There is a server that I do work on, running an older version of Linux. I don't have root access to the system, so I wanted to build a more recent version of a tool that I use a lot (Vim 7.3). I figured I would just build it and install it in ~/bin. However, it requires ncurses development files which are not installed system-wide. I found the ncurses-devel rpm, and extracted the 'lib' and 'include' folders, where would I put them and how would I tell the ./configure script to find them so I could properly configure and build the package locally?

Edit: I ended up working around this by installing the identical OS in Virtualbox, and building the package there and copying over the binaries.

  • serverfault.com/questions/23734 may be similar enough to help. Most answers involve installing what is effectively an entire system within your homedir, but that can be worked around in Gentoo Prefix and Rootless Gobo.
    – ephemient
    Sep 16, 2010 at 1:42

4 Answers 4


I did this quite frequently in my last job - the solution that seemed to work best was to create a ~/usr directory, and use the --prefix argument to point the ./configure scripts in the right direction. Here's the steps:

  • Create ~/usr directory, and include, lib and bin directories underneath it.
  • In your .profile, .bashrc, or other shell init script, add the following (or equivalent in your shell's dialect):
    export PATH=$PATH:~/usr/bin
    export LD_LIBRARY_PATH=$LD_LIBRARY_PATH:~/usr/lib
    export C_INCLUDE_PATH=$C_INCLUDE_PATH:~/usr/include
  • When building packages, use ./configure --prefix=/home/<username>/usr

This arrangement worked for me for most situations where I needed to build things in userspace. The hardest part is usually finding and building all the dependencies you need, but that just takes some googling or judicious use of your package manager's 'get source' functionality.

  • Didn't quite work for me. The configure script doesn't seem to find anything in ~/usr Sep 16, 2010 at 0:31
  • I had the same problem @postfuturist . I ended up fixing it by using ${HOME} instead of ~ in all of my export calls, and then pkg-config was happy and was able to find my user installed libraries and packages.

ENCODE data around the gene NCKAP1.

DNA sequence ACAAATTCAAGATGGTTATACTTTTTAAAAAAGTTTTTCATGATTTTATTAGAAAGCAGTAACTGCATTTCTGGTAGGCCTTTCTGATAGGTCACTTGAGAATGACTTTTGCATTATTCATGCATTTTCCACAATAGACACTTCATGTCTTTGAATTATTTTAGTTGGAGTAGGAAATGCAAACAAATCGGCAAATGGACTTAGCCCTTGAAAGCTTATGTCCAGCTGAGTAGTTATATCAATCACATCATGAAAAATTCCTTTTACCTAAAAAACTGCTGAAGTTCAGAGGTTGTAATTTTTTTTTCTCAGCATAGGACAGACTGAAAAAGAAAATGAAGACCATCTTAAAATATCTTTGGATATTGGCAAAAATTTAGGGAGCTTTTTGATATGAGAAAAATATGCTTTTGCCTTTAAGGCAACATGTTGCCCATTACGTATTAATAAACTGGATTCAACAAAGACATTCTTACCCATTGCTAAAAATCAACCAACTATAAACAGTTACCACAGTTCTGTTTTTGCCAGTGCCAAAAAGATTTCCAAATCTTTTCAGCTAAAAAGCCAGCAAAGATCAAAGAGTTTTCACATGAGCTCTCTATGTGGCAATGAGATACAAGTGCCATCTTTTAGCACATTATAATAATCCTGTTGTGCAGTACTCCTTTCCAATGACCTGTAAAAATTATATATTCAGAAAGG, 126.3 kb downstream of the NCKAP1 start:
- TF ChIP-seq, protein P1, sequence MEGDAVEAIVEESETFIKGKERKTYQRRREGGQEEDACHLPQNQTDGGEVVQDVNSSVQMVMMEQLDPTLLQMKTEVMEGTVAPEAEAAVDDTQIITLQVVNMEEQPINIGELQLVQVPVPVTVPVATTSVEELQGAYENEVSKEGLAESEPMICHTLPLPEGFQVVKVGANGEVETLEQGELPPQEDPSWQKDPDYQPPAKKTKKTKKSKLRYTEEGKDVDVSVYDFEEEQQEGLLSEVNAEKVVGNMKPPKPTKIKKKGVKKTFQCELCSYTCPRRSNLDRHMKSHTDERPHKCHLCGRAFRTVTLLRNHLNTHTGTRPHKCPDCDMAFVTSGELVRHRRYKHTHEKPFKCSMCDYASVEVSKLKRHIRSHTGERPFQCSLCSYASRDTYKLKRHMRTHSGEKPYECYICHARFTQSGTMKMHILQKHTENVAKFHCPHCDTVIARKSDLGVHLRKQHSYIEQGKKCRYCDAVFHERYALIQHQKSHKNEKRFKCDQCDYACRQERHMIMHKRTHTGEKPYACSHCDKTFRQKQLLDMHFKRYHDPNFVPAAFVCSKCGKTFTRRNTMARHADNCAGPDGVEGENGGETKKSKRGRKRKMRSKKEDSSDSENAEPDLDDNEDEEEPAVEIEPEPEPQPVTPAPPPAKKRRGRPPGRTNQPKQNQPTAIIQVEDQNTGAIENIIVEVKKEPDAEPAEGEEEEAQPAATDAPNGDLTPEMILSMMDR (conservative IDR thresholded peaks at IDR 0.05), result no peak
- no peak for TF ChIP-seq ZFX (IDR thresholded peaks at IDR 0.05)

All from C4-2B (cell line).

– phyatt
    Oct 28, 2015 at 16:21

Normally you should be able to re-configure and change the code to define a new location in your home directory or other path for all libraries and programs...

But, IMHO, the easiest way (if you have plenty of space) is use chroot in a subdirectory with all a linux distro installed in it. Of cuorse as a normal user you can not use chroot, but you can use these great tools: fakechroot and fakeroot

To create the chroot filesystem, I like to deploy a directory with Debian (or any Debian derivate like ubuntu) using the debootstrap utility.

So the procedure is easy (I will not enter in technical details, read the command manuals):

  • Get and install: fakeroot, fakechroot and debootstrap tools
  • create a subdirectory using debootstrap (I was only able to execute this as root. You can do it in another computer and copy the binaries if needed)
  • Execute: fakechroot fakeroot chroot mydebian-dir

If you need more details, I think I had an script somewhere to do all this.


Another solution for this problem is using the Gentoo Prefix, as the MacOSX users and other platform (solaris, AIX) does:


It will compile the Gentoo stack (with portage) in a $PREFIX location. It uses the Gentoo packages, most of the packages support the usage of these settings.

Portage will keep track of all the dependencies, you will have the last version of the software, it has been tested by the community...


If prefix=/home/foo/usr doesn't work, try:

CFLAGS=-I/home/foo/usr/include LDFLAGS=-L/home/foo/usr/lib ./configure

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